While some of President Obama's most outspoken critics are working overtime to expose details of the various scandals plaguing his administration these days, it seems there are games afoot on Capitol Hill -- specifically, the little-noticed advancement of the "Gang of Eight" immigration reform proposal.
Bloomberg reports that the perfect storm of scandals has created a "honeymoon period" for pending immigration legislation.
As Glenn likes to say, watch the other hand...
The congressional probes into various government agencies diverted attention at a critical time, allowing the Senate Judiciary Committee a respite from the spotlight as it reached critical compromises on the measure and approved it on a bipartisan 13-5 vote on May 21. The bill would allow the estimated 11 million immigrants living in the U.S. without authorization a chance at citizenship.
“It’s like magic -- you distract the audience while the real trick is being done -- and I think right now, while Americans focus on President Obama’s unending difficulties, it’s good news for the Gang of Eight working on immigration,” said Republican strategist Alex Castellanos, referring to the four Republicans and four Democrats who crafted the bill.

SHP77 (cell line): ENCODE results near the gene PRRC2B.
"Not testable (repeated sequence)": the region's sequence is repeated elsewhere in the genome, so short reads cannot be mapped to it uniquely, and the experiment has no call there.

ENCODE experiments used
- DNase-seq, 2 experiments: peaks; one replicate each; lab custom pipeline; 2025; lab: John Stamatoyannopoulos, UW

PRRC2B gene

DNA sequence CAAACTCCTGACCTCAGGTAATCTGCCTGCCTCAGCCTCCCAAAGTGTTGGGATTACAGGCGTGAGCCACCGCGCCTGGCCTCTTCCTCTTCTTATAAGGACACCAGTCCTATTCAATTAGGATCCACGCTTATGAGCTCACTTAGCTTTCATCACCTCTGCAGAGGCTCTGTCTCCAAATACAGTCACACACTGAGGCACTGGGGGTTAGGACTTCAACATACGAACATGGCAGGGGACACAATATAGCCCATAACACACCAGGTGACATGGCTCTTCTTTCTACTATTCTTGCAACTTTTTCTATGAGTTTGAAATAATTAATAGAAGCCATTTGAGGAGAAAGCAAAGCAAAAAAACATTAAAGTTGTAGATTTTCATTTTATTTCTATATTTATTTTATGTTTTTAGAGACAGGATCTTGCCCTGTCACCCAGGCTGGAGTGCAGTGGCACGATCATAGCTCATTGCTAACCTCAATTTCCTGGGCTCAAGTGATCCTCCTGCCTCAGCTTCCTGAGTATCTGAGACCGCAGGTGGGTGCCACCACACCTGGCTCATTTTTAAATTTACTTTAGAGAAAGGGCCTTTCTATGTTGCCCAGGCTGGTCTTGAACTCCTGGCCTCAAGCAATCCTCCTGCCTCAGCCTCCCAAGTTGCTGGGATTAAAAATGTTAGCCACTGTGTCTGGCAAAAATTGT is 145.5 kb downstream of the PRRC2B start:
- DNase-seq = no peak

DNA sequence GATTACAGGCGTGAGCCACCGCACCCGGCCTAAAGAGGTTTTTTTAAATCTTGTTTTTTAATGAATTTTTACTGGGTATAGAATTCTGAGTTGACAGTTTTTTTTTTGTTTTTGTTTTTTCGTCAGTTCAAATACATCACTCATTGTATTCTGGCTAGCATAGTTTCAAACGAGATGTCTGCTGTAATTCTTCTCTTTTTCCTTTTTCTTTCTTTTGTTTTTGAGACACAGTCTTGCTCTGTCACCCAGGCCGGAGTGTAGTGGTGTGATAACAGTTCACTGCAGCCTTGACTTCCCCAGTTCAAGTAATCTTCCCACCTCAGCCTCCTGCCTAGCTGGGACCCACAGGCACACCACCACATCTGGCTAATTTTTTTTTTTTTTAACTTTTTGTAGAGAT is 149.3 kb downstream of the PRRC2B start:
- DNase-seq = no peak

The proposed legislation is under the radar now, but that will change when it comes up for a high-profile vote in the Senate next month.
Nevertheless, the lack of attention focused on the Judiciary Committee's markup may still have significant consequences:
Republican Senator Jeff Flake of Arizona, a member of the group of eight that wrote the compromise bill as well as the Judiciary Committee that signed off on it, said the scandal fever that has broken out in Washington has “been good” for the legislation, lowering the emotional temperature that has surrounded past failed efforts to make immigration changes.
“To be able to go through this markup where nobody can claim that we’ve short-circuited the process -- it’s been an open process, we’ve adopted some substantive amendments -- to be able to do that without people calling press conferences outside and without groups calling members, it’s been a good process,” Flake said in an interview, referring to the Judiciary panel’s actions. “I’d have to say it probably helped.”
The final day of Judiciary’s markup of the bill was a case in point. While former IRS officials testified before the Senate Finance Committee, the panel convened in the building next door for its fifth day of deliberations. Senator Orrin Hatch, a Utah Republican, quietly reached agreement with Democrats on changes to a high-skilled visa program, clearing an impediment to his party’s support for the bill.